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Door and Window Casings

Eager to enhance your home’s personality?

Casings around windows and doors greatly influence the look and style of your home’s interior. Traditionally it was always the door/window casing that set the tone — from the graceful arched profiles in a Georgian to the stocky symmetrical surrounds in a Craftsman. Casings are often the most visible part of the trim, making them the defining feature in any home, making it look either formal or casual. Casing trim also serves a practical role – to bridge the gaps and cover spaces between the door frames or window jambs and the rough framing or surfaces. Door casings and window casings are usually installed with a “reveal” between the edge of the jamb and the casing – typically 1/8”. This allows you to adjust the casing if the jamb is not perfectly straight.

Choosing the right Casings

Making the right choice isn’t always easy given the wide range of casing and baseboard profiles available these days. But there is one rule to follow: door and window casings are generally smaller and thicker than the base mouldings. Choosing a profile boils down to a question of taste, but be sure to prioritize the same curves of casings and baseboards to ensure a harmonious effect. To create symmetry in a room, the proportions and profiles on your window casings should match or at least complement those on your door. This is easy enough, considering windows share the same head and leg casings as doors. The only difference is that windows have a fourth side, a bottom ledge consisting of the stool (or sill) and the apron.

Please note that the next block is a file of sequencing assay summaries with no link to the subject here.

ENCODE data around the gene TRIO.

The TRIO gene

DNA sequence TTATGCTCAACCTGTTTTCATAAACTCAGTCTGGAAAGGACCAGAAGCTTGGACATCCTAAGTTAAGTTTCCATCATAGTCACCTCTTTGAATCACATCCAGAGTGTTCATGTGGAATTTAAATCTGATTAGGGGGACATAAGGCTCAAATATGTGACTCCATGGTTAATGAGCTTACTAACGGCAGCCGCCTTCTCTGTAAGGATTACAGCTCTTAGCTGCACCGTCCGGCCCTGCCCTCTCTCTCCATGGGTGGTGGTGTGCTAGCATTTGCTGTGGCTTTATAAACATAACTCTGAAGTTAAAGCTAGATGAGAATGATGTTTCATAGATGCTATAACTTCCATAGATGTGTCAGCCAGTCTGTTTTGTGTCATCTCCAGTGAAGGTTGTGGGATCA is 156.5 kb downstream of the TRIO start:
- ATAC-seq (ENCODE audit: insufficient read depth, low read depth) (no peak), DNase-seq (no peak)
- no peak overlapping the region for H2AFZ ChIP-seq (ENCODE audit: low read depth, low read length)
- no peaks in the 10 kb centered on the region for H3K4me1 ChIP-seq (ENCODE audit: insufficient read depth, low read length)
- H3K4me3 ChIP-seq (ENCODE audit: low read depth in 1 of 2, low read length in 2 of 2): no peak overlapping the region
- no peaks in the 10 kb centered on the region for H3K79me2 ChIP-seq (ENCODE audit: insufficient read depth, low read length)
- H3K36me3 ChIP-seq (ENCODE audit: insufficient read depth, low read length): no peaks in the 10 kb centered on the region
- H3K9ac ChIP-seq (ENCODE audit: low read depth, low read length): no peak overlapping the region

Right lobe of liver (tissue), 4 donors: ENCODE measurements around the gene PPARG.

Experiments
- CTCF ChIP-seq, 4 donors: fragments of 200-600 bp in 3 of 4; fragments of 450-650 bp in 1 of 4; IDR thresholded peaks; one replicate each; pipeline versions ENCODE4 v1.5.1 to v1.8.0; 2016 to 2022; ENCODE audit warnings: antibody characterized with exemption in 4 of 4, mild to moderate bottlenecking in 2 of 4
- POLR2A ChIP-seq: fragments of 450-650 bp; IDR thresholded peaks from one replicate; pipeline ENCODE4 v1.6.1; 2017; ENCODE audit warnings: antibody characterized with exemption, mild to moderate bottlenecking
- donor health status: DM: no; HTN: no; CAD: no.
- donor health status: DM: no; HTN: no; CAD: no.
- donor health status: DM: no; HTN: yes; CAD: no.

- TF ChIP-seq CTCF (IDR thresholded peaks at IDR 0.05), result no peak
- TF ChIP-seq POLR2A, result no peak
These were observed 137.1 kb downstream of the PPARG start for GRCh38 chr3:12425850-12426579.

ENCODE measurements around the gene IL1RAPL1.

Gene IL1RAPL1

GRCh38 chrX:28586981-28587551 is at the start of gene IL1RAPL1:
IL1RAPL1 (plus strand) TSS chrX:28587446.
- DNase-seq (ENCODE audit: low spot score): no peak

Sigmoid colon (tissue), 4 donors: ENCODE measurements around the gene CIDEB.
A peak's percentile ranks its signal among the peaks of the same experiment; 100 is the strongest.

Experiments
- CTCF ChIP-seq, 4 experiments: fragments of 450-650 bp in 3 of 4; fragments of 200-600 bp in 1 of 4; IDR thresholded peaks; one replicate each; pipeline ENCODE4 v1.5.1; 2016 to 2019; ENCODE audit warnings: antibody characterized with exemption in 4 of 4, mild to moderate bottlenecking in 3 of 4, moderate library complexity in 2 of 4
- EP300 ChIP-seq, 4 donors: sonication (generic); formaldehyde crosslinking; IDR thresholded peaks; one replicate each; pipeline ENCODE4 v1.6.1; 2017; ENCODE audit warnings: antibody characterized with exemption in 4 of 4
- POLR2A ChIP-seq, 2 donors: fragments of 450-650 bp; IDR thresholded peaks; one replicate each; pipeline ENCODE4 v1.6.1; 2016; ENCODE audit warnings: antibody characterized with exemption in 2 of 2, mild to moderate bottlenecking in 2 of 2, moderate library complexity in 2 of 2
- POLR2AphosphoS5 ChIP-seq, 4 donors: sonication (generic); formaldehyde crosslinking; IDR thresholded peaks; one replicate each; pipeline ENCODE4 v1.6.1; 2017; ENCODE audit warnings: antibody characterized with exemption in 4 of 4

Large sized casings are in today. If you want to make your home look fashionable, your existing door and window casings can be accented by applying smaller mouldings, such as backband directly around existing trim. Same casing profile can be used to trim completely around each side of the doorway or window, or they can be used in conjunction with other architectural elements such as headers, rosettes, and plinth blocks.

Archways and Flexible Profiles

The archway is also making a comeback. There’s a renewed interest in the richness of detail and sense of permanence that a traditional archway brings. In the past trimming out an archway meant forcing straight wooden moldings to bend through a series of complicated curve cuts. Today Royal Mouldings simplifies the process using flexible polymer moulding. It is cheaper than custom wood curves, cuts with standard woodworking tools, is paintable and stainable and and won’t rot, warp, or crack. Yes, it’s also cheaper than custom wood curves, but flexible moldings still cost more than most straight profiles. We have all of our profiles available in Flexible styles, to match the rest of the trim.